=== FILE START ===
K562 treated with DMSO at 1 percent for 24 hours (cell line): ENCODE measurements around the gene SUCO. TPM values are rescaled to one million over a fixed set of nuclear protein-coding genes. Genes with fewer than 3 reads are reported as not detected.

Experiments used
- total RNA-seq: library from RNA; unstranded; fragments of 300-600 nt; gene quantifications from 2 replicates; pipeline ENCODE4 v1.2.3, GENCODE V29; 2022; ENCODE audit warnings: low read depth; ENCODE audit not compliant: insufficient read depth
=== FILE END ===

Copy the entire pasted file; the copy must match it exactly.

K562 treated with DMSO at 1 percent for 24 hours (cell line): ENCODE measurements around the gene SUCO. TPM values are rescaled to one million over a fixed set of nuclear protein-coding genes. Genes with fewer than 3 reads are reported as not detected.

Experiments used
- total RNA-seq: library from RNA; unstranded; fragments of 300-600 nt; gene quantifications from 2 replicates; pipeline ENCODE4 v1.2.3, GENCODE V29; 2022; ENCODE audit warnings: low read depth; ENCODE audit not compliant: insufficient read depth